INDIANAPOLIS -- An 18-point halftime deficit forced the Indianapolis Colts into a position most fans wanted them to be in this season.
No, I'm not talking about trailing by 18 points. But rather quarterback Andrew Luck dropping back in the pocket and throwing the ball.
The Colts ran the ball only four times in the second half of their 27-24 victory over the Houston Texans. And three of those four runs came on their final offensive possession when they were trying to burn some clock.
“The scoreboard somewhat dictated our decision to do what we felt like we needed to do to score points and score points fast,” offensive coordinator Pep Hamilton said. “We felt like we ran the ball well early in the game. We ran the ball extremely well, as a matter of fact, averaging 4.9 yards per carry or so. But of course we had to do what we just talked about. We had to open it up some to score some points and finish the game off.”
The Colts finisned with a 4.9 yards average but Donald Brown and Trent Richardson combined for 65 yards on 10 attempts in the first half. But quarterback Andrew Luck didn't have much time in the pocket to pass the ball. He was 3-of-12 for 56 yards and he was sacked three times while also taking a number of hits.
Indianapolis went into the locker room trailing 21-3 at halftime.
“We know we need to execute better, much better to start games,” Luck said. “You can't survive your mistakes forever in a sense.”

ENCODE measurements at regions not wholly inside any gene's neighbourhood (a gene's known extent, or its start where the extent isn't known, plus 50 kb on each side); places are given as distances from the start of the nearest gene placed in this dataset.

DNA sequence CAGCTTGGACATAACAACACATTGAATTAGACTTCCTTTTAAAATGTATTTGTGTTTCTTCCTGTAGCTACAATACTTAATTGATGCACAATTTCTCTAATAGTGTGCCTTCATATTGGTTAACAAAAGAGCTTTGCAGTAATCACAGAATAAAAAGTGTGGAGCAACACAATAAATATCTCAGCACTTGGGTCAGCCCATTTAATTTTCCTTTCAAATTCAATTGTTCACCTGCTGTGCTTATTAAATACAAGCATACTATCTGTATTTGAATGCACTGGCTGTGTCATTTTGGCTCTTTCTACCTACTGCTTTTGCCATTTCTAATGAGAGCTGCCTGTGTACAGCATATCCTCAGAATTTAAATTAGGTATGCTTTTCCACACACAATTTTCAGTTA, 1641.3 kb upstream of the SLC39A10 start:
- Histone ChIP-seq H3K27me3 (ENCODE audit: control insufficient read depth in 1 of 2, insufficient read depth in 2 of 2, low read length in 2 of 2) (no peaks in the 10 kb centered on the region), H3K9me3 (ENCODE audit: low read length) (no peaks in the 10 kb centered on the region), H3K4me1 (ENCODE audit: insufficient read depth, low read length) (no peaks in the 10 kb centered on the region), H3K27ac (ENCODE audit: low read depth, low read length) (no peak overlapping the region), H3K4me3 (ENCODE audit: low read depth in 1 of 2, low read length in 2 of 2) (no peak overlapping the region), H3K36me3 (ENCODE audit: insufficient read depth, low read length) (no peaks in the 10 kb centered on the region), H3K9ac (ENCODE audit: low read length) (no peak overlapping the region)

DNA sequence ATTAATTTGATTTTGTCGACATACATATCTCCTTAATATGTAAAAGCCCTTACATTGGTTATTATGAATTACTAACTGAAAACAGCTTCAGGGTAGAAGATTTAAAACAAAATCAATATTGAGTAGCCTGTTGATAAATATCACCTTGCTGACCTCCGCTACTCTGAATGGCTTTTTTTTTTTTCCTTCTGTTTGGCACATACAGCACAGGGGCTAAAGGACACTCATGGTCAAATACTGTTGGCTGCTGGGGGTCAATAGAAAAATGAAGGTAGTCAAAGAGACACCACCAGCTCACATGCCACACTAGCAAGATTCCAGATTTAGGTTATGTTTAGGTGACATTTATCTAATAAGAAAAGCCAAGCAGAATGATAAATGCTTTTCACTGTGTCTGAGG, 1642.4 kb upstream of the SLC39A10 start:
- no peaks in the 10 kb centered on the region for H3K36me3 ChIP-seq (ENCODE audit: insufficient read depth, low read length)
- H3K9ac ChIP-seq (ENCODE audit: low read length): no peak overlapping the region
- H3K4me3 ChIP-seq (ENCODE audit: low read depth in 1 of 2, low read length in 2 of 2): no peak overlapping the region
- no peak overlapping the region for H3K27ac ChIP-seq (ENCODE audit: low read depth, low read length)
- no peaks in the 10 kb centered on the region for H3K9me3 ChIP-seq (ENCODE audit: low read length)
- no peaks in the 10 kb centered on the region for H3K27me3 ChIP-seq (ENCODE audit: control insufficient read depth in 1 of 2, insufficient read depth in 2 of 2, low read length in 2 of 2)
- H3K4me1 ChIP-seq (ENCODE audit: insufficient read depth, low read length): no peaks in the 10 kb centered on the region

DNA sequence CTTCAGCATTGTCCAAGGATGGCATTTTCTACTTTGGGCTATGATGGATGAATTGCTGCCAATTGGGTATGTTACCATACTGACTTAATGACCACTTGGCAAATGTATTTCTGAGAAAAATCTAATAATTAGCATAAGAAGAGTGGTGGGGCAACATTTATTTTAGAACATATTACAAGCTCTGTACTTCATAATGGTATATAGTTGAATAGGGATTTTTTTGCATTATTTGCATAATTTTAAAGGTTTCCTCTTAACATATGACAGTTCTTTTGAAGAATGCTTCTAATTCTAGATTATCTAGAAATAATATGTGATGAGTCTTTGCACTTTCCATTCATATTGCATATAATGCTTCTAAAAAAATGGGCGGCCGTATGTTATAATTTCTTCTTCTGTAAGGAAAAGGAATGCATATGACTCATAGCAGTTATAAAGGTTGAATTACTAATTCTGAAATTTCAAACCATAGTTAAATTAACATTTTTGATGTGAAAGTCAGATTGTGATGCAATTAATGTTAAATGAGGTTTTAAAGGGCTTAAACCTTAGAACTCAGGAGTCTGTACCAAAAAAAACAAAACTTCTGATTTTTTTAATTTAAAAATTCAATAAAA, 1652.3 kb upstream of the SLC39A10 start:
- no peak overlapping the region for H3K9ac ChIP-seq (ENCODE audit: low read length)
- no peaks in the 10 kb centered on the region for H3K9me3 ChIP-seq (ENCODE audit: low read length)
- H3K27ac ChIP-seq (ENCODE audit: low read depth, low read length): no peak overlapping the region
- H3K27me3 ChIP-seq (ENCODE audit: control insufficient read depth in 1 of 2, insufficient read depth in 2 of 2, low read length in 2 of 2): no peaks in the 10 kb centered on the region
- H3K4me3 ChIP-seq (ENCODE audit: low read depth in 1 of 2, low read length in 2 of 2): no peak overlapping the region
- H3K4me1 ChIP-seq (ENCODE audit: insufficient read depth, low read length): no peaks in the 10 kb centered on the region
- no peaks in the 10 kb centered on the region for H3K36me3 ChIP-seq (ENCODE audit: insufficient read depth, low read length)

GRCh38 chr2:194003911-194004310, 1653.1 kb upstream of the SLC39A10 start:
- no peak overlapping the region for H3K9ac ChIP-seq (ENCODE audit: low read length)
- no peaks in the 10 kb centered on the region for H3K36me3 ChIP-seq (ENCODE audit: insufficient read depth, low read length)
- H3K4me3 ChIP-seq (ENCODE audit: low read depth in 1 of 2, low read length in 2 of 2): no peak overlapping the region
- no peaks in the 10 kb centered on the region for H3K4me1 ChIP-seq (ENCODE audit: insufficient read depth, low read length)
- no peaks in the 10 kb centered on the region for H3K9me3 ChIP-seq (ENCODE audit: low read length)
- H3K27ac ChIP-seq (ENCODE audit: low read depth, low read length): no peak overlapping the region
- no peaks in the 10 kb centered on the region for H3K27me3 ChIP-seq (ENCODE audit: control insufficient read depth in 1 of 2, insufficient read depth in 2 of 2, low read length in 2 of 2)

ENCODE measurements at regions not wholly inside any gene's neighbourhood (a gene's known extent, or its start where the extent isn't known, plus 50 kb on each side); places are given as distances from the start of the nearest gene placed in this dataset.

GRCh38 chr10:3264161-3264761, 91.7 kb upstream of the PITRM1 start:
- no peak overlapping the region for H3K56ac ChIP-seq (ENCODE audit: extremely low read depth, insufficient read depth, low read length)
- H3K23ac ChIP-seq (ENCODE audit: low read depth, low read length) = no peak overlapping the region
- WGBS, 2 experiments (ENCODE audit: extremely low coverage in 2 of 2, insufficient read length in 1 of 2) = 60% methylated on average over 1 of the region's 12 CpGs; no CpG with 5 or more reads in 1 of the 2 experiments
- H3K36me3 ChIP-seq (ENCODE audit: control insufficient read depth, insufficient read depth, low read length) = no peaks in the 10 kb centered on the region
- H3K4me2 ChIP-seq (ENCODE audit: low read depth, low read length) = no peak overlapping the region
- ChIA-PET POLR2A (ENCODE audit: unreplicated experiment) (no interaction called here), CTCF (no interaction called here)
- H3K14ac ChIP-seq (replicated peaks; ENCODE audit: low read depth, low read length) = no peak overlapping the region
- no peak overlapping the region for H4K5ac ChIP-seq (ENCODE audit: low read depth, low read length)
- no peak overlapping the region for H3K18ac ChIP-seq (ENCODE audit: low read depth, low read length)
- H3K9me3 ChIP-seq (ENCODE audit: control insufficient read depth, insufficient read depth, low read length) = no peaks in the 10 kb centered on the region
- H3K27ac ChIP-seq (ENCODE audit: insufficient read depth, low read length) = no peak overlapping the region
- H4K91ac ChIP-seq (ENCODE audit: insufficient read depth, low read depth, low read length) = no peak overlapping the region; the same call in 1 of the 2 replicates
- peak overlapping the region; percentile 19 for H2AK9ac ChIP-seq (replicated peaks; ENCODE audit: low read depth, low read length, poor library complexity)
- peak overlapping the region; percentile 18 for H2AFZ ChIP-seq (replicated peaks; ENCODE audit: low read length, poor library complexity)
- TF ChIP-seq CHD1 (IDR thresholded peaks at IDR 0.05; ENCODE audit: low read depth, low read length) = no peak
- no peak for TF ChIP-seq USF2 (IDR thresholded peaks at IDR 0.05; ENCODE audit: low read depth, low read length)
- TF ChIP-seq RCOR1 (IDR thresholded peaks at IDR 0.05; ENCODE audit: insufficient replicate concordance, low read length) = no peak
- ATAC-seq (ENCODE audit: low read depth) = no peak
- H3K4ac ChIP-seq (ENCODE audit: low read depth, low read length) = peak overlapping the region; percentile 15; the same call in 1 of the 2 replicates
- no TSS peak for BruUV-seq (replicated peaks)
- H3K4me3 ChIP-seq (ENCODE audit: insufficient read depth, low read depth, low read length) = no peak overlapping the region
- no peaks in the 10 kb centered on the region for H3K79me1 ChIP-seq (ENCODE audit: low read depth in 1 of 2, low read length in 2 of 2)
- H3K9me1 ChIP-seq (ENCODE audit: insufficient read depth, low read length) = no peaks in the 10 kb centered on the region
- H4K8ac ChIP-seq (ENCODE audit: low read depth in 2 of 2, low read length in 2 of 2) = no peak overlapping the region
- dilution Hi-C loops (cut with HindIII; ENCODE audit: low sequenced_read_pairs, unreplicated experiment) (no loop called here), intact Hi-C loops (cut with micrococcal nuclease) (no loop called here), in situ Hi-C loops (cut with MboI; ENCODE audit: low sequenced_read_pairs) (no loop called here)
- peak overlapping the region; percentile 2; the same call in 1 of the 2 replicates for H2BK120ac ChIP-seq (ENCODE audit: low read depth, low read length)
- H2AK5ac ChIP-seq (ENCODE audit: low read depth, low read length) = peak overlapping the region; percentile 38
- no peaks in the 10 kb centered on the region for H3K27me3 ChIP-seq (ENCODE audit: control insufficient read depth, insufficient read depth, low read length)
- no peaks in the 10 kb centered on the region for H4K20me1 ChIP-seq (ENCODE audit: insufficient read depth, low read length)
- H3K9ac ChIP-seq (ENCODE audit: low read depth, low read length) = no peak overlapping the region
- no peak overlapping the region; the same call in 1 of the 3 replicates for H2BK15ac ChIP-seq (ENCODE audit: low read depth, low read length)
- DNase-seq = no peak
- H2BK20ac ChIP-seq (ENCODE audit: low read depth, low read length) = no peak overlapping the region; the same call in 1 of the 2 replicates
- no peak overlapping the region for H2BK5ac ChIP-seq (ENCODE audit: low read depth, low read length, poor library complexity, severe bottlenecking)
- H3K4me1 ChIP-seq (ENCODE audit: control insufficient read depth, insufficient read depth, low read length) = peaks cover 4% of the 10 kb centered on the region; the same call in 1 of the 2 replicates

Brown rushed for 5 yards on their second offensive series in the third quarter. That was it for Indianapolis' running game until its final offensive series.
The offensive line did a better job protecting Luck in the second half, as he was 15-of-28 for 215 yards and three touchdowns in the final 30 minutes of the game. The 40 attempts were the second highest of the season for Luck.
Was the second half Sunday a sign of things to come for the Colts in the second half of the season? They have attempted 267 passes and ran the ball 213 times this season.
“Oh no, we want to do whatever we need to do to get first downs and score touchdowns,” Hamilton said. “We don't go into a game with the expectations of running the ball more than we throw the ball or vice versa. A big part of what we have to do schematically is consider what they're doing and then make the appropriate adjustments. And we'll continue to take that approach.”